Ian Logan, my husband, is an advertising photographer who had worked on a book with the International Olympic Committee during the 2002 winter Olympics and had also been part of a couple book projects in the past, so he knew this wasn't an easy project. After hearing me talk non-stop about this idea, he was finally ready to go through thousands of images and start really working on this project.
It took us about a year of working with designer Elise Crigar— a female skater in Florida who works in the action sports industry— to make it happen. Ian was insistent that the book be the quality you'd see from Rizzoli or Tashen, and it be something that the girls could be proud to have on their bookshelf, coffee table, or show to their friends. It was important to me that every girls’ name be included along with where and when the image was shot.
My next project is launching two new boards we have coming out with Dwindle Distribution and Dusters California that will benefit the 501c3 non-profit Bridge to Skate, and working hard towards doing another collab helmet. And I'm in preliminary talks to do another book – this one being 180 percent different than "It's Not About Pretty."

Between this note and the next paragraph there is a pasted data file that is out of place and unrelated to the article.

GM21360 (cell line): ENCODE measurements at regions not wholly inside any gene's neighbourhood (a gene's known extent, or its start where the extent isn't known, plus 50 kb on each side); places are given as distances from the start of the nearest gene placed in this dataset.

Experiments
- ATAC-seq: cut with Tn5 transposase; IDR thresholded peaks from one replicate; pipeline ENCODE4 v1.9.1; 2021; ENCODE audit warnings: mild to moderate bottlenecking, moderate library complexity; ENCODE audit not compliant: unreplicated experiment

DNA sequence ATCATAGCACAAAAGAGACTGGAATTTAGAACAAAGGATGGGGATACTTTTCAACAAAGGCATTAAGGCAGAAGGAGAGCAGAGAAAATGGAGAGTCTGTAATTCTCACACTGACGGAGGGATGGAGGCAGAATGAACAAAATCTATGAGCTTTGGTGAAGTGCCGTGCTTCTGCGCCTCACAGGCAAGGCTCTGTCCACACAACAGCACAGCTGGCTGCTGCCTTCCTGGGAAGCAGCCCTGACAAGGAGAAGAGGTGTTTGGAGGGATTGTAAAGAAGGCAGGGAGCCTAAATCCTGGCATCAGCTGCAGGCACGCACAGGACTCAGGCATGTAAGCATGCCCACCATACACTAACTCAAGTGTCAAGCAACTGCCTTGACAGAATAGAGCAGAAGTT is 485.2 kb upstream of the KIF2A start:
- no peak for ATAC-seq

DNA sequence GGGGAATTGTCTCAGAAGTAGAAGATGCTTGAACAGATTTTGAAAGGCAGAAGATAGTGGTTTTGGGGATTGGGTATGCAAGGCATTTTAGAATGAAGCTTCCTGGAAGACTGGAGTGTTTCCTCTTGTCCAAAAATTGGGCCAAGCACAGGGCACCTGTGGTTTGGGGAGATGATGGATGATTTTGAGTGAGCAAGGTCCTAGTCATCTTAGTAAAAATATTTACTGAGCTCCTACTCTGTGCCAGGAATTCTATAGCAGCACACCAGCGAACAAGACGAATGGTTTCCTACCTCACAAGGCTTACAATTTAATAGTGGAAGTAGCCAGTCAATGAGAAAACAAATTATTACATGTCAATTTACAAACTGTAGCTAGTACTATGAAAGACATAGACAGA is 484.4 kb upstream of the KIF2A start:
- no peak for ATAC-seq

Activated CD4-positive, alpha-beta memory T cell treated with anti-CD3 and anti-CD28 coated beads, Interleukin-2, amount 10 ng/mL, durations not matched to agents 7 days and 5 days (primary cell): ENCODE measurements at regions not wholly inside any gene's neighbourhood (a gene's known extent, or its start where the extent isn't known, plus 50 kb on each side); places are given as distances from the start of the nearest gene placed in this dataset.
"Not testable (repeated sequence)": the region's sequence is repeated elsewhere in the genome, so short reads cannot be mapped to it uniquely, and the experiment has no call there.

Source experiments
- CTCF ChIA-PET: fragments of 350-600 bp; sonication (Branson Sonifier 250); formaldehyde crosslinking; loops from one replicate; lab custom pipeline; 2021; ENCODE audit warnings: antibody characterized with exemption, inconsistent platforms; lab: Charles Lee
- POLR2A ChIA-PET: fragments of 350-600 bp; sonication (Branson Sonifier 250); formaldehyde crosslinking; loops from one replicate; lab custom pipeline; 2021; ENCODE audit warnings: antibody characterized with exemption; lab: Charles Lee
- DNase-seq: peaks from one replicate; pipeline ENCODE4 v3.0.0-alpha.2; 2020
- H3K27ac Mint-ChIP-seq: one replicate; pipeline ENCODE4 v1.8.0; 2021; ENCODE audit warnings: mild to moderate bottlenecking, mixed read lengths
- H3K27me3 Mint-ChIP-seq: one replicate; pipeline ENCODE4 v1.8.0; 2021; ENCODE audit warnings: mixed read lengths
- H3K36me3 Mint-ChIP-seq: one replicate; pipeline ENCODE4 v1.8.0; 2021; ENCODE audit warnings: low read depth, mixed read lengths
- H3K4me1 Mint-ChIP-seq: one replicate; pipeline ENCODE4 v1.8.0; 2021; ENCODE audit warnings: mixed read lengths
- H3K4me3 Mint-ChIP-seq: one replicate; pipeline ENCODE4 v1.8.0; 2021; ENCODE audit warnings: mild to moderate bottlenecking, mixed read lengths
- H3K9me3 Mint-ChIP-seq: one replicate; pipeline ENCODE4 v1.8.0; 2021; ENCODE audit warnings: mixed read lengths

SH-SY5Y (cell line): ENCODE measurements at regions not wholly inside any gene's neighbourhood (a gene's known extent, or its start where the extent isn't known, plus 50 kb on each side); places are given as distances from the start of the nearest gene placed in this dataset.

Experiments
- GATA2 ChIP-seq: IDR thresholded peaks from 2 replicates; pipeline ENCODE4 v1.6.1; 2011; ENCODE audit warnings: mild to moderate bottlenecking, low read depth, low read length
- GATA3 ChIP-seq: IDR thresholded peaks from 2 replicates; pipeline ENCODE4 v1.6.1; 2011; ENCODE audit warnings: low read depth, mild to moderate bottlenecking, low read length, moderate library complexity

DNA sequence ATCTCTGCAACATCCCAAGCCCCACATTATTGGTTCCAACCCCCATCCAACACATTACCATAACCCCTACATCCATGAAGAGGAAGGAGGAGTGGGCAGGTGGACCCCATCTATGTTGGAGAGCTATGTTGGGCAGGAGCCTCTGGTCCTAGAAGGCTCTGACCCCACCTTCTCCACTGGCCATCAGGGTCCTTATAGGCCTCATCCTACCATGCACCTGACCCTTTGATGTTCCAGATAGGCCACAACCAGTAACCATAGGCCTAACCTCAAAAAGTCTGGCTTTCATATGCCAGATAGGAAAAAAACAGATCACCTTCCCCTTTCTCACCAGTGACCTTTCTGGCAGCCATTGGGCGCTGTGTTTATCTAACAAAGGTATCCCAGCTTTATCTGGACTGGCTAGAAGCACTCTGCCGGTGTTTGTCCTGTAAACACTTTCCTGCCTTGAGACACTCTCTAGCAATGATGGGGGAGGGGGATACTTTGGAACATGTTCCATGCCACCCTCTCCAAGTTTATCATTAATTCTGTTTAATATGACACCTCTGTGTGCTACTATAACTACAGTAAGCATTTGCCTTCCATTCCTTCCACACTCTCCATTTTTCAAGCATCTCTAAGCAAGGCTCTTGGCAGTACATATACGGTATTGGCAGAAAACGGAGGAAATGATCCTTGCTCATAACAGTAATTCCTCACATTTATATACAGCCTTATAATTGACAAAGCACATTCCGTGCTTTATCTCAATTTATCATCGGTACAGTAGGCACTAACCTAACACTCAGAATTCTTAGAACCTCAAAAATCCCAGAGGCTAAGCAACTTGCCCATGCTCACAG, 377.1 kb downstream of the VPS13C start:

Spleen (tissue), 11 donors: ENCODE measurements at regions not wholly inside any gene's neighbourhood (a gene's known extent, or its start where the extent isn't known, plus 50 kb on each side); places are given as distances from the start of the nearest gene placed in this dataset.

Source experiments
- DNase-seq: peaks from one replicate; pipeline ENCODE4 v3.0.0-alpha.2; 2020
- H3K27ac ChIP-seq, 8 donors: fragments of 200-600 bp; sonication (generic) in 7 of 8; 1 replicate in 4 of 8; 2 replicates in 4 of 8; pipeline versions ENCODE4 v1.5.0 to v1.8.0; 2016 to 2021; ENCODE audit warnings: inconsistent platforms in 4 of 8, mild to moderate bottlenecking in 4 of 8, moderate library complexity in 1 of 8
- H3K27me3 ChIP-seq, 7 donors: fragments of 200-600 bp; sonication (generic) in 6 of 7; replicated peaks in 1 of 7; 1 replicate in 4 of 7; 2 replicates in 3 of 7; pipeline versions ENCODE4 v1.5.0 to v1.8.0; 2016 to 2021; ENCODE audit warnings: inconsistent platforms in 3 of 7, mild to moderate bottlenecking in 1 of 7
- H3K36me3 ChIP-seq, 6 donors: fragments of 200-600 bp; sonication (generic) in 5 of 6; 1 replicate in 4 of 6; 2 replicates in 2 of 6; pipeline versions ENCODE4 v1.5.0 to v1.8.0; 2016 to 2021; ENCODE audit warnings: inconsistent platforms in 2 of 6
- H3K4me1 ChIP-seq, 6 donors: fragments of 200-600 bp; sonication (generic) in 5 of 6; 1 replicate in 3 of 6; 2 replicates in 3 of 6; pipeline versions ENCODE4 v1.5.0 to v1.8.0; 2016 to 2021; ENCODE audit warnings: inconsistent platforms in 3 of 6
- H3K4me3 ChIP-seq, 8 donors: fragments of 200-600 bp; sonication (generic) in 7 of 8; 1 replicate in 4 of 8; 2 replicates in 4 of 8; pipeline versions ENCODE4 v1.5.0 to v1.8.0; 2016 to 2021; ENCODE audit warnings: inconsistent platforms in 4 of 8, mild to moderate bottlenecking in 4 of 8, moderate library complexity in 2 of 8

As a woman, what are some of the tips you can give other women about elevating your career in a primarily male dominated industry?
Speak up. You may be the only female in the room at a meeting but you will realize quickly that guys have no fear of speaking up, throwing around ideas and being heard. If the setting isn’t about brain storming new ideas, make sure you've done your homework and can add a new perspective to the conversation.
Ask for “face time” at appropriate times throughout the year with your boss, CEO or direct manger – one on one meetings allow you to show your expertise and been seen/heard.
Cultivate women who are in your industry, learn from them and encourage younger ones to be included. These women are a wealth of knowledge, inspiration and help when you need it most.
Any key learnings you’ve taken away from challenging moments?
I’ve learned that NO in a business setting doesn’t mean NO forever. It may just mean “we can’t do this right now.” So I like to smile and say “OK, but remember I will come back and revisit this later and I think you’ll be ready.” Gently reminding them that you are not walking away and giving up is key. Coming back at another point in time and pitching your idea again is not giving up—and is even better if you put a fresh twist on it.